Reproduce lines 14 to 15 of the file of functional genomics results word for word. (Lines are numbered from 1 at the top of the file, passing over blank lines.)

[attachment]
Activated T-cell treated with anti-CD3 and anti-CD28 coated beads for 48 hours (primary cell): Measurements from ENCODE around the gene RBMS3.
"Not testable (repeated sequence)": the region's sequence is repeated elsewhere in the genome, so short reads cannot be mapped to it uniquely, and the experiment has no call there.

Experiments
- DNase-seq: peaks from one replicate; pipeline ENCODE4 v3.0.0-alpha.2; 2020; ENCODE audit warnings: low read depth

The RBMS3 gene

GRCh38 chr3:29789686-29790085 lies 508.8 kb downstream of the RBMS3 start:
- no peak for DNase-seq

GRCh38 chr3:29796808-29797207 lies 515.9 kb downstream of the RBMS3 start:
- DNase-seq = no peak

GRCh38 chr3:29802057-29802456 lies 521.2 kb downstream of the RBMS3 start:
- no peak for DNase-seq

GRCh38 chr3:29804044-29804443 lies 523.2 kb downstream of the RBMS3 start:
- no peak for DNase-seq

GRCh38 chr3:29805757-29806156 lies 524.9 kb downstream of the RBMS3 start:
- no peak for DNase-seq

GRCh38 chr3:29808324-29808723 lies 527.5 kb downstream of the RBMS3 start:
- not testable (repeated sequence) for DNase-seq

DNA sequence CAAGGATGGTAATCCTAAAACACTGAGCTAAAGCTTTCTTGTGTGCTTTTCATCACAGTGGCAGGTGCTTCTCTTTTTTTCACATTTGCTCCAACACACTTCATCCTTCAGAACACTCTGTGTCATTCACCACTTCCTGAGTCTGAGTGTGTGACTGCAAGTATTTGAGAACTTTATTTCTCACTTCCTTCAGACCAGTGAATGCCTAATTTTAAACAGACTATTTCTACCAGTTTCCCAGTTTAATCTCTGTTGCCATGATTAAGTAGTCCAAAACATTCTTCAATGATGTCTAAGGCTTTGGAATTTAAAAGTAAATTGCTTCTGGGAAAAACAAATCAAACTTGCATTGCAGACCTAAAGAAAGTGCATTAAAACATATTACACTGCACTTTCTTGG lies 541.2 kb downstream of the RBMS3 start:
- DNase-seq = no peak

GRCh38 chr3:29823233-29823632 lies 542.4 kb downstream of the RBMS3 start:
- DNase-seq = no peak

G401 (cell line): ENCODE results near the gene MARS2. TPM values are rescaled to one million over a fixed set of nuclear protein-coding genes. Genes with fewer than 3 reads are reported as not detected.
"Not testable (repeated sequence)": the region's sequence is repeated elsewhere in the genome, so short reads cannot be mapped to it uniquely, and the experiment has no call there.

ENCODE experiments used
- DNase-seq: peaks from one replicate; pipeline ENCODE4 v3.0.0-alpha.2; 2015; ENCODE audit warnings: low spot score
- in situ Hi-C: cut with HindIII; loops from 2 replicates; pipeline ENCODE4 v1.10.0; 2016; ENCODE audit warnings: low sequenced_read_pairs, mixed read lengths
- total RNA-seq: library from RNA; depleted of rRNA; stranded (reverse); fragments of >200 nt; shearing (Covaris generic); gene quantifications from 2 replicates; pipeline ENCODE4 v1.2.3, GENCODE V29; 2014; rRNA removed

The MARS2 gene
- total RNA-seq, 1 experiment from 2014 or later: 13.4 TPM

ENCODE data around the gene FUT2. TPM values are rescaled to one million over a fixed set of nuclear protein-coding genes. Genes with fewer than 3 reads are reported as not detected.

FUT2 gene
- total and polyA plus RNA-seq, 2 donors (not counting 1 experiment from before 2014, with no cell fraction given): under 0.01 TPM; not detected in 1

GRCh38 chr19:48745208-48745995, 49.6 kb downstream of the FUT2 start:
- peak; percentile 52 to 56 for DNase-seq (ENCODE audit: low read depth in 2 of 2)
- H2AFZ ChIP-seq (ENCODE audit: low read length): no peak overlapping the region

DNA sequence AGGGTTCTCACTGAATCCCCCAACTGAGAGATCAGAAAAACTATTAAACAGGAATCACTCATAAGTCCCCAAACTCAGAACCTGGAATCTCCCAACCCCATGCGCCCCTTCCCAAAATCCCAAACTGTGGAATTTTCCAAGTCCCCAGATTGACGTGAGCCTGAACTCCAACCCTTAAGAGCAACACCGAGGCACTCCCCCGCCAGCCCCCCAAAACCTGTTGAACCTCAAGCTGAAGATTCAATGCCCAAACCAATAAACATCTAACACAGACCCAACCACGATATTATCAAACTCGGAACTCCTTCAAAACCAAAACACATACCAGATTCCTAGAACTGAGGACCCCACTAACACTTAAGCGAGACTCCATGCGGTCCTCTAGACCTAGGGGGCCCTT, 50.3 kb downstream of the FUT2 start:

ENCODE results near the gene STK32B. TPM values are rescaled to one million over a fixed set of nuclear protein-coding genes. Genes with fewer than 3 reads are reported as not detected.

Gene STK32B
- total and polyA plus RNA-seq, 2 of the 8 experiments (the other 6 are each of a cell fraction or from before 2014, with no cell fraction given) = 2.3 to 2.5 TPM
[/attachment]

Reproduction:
GRCh38 chr3:29805757-29806156 lies 524.9 kb downstream of the RBMS3 start:
- no peak for DNase-seq